Eighteen states and the District of Columbia have adopted the Next Generation Science Standards, and many plan to officially start testing students on those standards in the spring of 2018.
But the tests are, for the most part, still in early development phases. And the question on many educators’ minds is: What will the final tests look like?
Last week, the American Institutes for Research, a research and evaluation nonprofit that is contracting with some states to design and implement NGSS tests, brought together psychometricians, science education experts, and state leaders for two days of discussion in Washington on how to turn the standards into state summative exams. The states represented included California, Connecticut, Hawaii, New Hampshire, Oregon, Utah, Washington, and West Virginia. (New Hampshire and Utah didn’t officially adopt the NGSS, but New Hampshire is considering adoption and Utah adopted standards based on the NGSS framework for grades 6-8.)
The meetings were closed to the press, but I spoke with Jon Cohen, the president of AIR assessment, and Gary Phillips, AIR’s senior vice president and an institute fellow, afterward about some of what the attendees decided at the gathering.
“The first thing you need to know is that although states are trying to collaborate and work together, the tests are going to differ across states,” said Cohen. That includes the form of the tests, how they’re structured, the questions used, and how they report scores.
For that reason, the results won’t likely be comparable across states. While two federally funded consortia were formed to create tests aligned to the Common Core State Standards, states are developing the NGSS tests for the most part on their own.
Even so, “there are going to be some things in common” across the tests, Cohen said.
Here’s some of what we know:
General Test Characteristics
- The tests are likely to be two hours maximum.
- They’ll be delivered online. Some states will use adaptive testing, meaning items will change in difficulty depending on how the test-taker is performing (like the Smarter Balanced assessments for the common-core standards).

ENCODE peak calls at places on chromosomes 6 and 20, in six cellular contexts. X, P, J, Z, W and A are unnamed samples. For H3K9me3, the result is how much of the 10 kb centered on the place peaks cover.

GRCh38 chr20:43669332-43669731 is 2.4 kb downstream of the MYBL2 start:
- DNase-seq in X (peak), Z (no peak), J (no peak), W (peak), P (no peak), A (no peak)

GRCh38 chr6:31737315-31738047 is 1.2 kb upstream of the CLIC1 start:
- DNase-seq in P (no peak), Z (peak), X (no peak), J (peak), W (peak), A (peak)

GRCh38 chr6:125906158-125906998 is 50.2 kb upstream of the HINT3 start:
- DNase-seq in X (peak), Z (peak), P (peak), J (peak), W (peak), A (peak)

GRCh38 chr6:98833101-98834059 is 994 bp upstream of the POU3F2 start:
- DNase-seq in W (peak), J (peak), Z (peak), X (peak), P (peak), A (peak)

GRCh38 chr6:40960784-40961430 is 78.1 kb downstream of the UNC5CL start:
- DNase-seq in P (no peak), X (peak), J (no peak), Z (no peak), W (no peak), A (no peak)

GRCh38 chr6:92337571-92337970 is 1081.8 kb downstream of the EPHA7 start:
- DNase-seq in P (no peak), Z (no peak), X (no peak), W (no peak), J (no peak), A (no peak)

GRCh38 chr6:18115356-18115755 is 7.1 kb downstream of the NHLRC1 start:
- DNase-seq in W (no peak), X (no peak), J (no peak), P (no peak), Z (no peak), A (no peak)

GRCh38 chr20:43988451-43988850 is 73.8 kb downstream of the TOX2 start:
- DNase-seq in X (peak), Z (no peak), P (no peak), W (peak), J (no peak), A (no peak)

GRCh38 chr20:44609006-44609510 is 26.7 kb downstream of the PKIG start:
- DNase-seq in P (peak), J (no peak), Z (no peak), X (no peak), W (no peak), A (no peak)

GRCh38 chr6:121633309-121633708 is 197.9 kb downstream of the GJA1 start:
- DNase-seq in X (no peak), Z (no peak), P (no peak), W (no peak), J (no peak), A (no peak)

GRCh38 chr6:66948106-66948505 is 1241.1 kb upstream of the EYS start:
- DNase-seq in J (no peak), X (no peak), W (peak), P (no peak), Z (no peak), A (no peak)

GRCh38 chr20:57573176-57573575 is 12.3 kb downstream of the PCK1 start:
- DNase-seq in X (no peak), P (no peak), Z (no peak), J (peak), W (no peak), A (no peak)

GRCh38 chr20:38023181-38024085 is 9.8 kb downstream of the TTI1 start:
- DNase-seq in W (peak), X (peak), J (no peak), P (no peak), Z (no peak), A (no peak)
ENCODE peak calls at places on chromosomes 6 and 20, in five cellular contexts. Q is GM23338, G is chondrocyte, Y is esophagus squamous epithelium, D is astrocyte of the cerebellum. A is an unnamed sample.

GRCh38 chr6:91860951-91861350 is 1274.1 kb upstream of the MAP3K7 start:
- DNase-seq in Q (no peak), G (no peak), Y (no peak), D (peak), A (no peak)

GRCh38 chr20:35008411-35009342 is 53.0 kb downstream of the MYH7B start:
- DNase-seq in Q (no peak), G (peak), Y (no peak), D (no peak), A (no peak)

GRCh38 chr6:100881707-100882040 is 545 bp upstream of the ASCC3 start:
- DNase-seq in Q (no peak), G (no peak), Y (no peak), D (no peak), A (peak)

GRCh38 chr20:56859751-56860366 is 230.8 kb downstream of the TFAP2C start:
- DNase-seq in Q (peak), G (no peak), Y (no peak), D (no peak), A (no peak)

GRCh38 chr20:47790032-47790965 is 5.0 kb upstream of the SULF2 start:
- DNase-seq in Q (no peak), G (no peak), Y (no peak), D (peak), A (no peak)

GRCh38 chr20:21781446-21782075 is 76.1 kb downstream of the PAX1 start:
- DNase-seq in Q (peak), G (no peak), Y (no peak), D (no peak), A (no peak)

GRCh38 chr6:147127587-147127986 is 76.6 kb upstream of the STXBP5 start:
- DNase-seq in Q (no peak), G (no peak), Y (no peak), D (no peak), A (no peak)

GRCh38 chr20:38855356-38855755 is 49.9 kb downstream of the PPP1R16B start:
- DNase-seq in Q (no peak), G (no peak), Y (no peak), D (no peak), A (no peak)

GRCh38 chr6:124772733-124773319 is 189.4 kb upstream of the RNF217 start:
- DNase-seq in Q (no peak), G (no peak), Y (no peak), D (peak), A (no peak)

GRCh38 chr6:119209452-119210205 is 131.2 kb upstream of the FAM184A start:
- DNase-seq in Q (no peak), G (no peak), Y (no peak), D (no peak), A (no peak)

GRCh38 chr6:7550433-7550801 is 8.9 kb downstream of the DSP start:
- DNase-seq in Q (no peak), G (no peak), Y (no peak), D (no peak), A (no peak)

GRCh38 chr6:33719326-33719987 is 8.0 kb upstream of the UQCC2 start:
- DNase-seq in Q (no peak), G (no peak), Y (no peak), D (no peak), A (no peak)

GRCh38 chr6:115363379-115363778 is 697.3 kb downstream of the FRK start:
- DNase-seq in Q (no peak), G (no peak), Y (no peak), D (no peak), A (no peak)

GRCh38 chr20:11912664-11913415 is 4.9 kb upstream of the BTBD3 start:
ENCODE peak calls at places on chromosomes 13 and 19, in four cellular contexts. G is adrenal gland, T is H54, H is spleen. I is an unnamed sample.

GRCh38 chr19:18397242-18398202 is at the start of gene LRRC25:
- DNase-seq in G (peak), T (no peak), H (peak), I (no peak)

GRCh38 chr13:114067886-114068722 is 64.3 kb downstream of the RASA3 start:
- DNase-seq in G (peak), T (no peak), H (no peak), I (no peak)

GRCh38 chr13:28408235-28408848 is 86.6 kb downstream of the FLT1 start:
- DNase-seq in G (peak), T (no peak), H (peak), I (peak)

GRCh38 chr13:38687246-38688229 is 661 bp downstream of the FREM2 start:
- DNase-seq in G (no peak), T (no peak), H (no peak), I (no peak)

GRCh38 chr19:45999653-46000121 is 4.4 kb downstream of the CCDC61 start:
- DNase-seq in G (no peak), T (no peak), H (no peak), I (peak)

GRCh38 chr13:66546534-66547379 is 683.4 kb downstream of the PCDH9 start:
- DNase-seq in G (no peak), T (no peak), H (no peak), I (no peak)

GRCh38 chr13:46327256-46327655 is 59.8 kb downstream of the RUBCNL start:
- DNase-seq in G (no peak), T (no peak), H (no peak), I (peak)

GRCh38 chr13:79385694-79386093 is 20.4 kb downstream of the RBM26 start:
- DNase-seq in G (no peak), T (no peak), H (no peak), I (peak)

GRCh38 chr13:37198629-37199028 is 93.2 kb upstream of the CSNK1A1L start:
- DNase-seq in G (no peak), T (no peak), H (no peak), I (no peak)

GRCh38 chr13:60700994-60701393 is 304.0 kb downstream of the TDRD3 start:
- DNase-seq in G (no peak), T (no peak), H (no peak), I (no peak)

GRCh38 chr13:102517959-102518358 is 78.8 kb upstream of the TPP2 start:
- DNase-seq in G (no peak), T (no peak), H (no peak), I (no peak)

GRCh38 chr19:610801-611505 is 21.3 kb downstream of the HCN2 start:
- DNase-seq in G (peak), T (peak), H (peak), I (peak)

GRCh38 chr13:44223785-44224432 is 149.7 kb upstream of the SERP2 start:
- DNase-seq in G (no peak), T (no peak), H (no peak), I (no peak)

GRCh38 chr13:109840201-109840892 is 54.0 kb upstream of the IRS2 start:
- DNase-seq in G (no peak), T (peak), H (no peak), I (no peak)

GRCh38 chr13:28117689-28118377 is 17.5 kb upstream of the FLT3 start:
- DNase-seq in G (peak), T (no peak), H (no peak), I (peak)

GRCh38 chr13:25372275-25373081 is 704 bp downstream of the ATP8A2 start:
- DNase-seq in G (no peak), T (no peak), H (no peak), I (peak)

- The tests won’t have many (or any) multiple-choice items. There will be open-ended responses, essays, and equations for students to complete.
- Most states will only test once per grade band (3-5, 6-8, and high school), since that’s all the new federal education law requires. That means they will cover topics from several grades in a single test. Utah, though, is likely to test every grade.
- Each item will test two or three of the NGSS dimensions. “In my experience looking at items people are actually coming up with across states, most often items measure some science content and a science practice,” said Cohen. “Sometimes they measure science content and a crosscutting concept. Almost never do they measure a crosscutting concept and a science practice, and almost never do they measure all three.”
- Many questions will use computer simulations and have students conduct virtual experiments. Students will, for instance, operate microscopes, use scales to measure weights, and make planetary models through the computer platform. Some states could choose to do manual tasks, in which students are given manipulatives and perform tasks with their hands. “But in order to get that done in a realistic way in the test setting, it has to be very prescriptive—there have to be not a lot of choices students make,” said Cohen. “On a computer, you can simulate pretty much anything.”
- Test items will often come in clusters, or several questions about a single topic that build off one another. AIR is recommending three to four items per topic cluster. However, some states will use as many as eight to 10 items per cluster.
Scores and Reporting
- States will likely report scores in one of two ways: 1) Students will receive one general science score and one score for each of the three dimensions (disciplinary core ideas, science and engineering practices, and crosscutting concepts), or 2) Students will receive one general science score and one score for each science discipline (physical, life, and earth and space sciences).
- Some states will choose to have all items scored online, which will allow for immediate results. Some states may opt for hand-scoring on some items, which will take longer.
- States will likely set their own cut scores, meaning scores won’t be comparable from one state to the next.
Cohen also walked me through a few AIR example items for the Next Generation standards. In the one below, you can see students use a virtual scale and create a bar graph (the original question is interactive, but this is just a static screenshot):
A version of this news article first appeared in the Curriculum Matters blog.